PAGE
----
For Russians, family is what matters most. Most Russians hope for the better as they look into the future, want good friends and believe they must be vigilant and cautious in relations with others. They are not interested in their pensions and are convinced that no one can protect them from acts of terrorism. They are wary of the United States and the countries of Europe.
Polls by the All-Russian Public Opinion Research Centre (VTsIOM) reveal that the greatest desire of 93 percent of the population is to create a happy “social unit,” while 91 percent want good friends and 90 percent to be honest.
Sixty-five percent of Russians celebrated the New Year in a positive mood, and 56 percent were hopeful that everything would work out well for our country. At the same time, only a third expected to face problems in 2014. Sociologists note that, year after year, the number of Russian optimists who expect something bright and positive from each new year always exceeds the number of pessimists.
According to Public Opinion Foundation (FOM) figures, Russians are fairly mistrustful. Only one-fifth of the population says they trust most people. Three-quarters are convinced of the “need to be cautious in relationships with others.”
The federal authorities are currently busy updating the pension laws. For the first time ever, each citizen has the chance to manage the funded component of their pension independently. There is a choice to be made: either to entrust the pension to a private fund or to leave it with the state, in which case the size of the funds will be several times smaller. Surveys show that only 17 percent of Russians are actively interested in the pensions issue. These are primarily affluent people aged 35 to 44, who live in medium- to large-sized towns. 44 percent of Russians occasionally think about their pension and 39 percent of respondents have no interest in the issue whatsoever. Nearly half of all Russians want the state, rather than themselves, to deal with their pensions.
Russians do not feel life is safe. Sixty-three percent doubt the authorities can protect them from fresh acts of terrorism and of that figure 44 percent are convinced there can be no escape from terrorism. Residents of Moscow and St. Petersburg feel best protected.
A majority of Russians (62 percent) are interested in the progress of preparations for the Sochi Olympics, although, conversely, one third of respondents (37 percent) admitted “knowing practically nothing about it.” Thirty percent plan to follow the figure skating competitions, 25 percent the biathlon, 23 percent the ice hockey and 16 percent the skiing. At the same time, 61 percent of Russians would like to attend the Games, but 54 percent say they have no chance of doing so.
Russians are not forgiving of criminal records. Sixty-one percent of respondents are opposed to letting citizens who have been in prison stand for election to state office. Women and the elderly are more categorical at 65 percent and 68 percent respectively.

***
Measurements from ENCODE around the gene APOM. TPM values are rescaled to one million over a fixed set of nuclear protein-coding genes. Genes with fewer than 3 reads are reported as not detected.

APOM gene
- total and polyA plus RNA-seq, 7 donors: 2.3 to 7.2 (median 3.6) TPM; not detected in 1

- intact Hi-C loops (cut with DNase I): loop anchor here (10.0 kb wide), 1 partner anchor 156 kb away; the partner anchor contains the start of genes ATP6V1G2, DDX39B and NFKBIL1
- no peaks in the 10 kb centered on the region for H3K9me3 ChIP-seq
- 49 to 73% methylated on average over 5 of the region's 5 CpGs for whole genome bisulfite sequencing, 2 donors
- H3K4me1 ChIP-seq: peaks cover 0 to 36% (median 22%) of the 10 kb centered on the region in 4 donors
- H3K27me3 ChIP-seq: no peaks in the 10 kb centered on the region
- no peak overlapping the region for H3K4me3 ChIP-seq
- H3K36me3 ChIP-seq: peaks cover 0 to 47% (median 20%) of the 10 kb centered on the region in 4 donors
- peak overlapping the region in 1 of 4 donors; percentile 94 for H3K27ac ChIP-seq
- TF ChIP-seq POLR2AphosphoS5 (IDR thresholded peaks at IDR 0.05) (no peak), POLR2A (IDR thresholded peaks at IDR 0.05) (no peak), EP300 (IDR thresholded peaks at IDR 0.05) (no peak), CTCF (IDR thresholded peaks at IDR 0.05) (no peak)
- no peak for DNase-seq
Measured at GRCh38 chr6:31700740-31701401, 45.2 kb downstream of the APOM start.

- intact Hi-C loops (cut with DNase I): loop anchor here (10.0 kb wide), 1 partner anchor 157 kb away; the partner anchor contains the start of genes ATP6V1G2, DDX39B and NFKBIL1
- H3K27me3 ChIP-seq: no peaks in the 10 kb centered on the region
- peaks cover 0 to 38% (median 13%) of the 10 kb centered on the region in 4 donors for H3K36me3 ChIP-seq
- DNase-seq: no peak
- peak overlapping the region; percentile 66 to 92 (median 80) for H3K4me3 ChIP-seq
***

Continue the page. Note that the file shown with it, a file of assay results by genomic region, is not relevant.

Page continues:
Sixty percent of respondents are prepared to trust only those close to them. The remainder believes they must always be vigilant among their acquaintances.
When it comes to foreign policy, the Levada-Centre has revealed that Russians have become more negative about the U.S. and EU in recent years. The number who see the United States as “bad” rose from 23 percent in 2011 to 37 percent in 2013. The figure went from 14 percent to 29 percent for the EU. On the other hand, Ukraine and Belarus are viewed positively and 64 percent would like to restore diplomatic relations between Russia and Georgia.
Dean of Sociology at the Higher School of Economics National Research University, Aleksandr Chepurenko noted that a “values gap” can be seen between Russians born before the collapse of the Soviet Union and the older generation.
“Young people have grown up in a values vacuum when there was no political ideology of the kind to which the state is now returning,” he said. “In this sense, they are free of prejudice. The younger, unlike the older generation, is not nostalgic for the old, Soviet machinery of state. Young people are not interested in what was good or bad about it. They live in the present and have a good grasp of information technologies.”
The Four Types of Russian Society
Overall, in Chepurenko’s opinion, today’s sociologists are seeing Russia divide into four types of society.
“First there’s the post-industrial society, the Russia of the two capitals, Moscow and St. Petersburg. Residents hold modern, Western values and their lives are little different from that of the average European,” he said. Second is the Russia of the big industrial cities with populations of over a million (Novosibirsk, Samara, Yekaterinburg, Kazan, Volgograd, etc.), where it is the laws of the industrial world that give life its structure. Third is what’s known as “little Russia” – a rural population living on subsistence farming and small state benefit payments. What matters most to people here is not money or prosperity but the opinions of their neighbors. They are used to relying solely upon their neighbors in times of hardship. And fourth, there’s the Caucasus, which has a clan-based social structure: the life of each individual depends primarily on the decisions of their family.”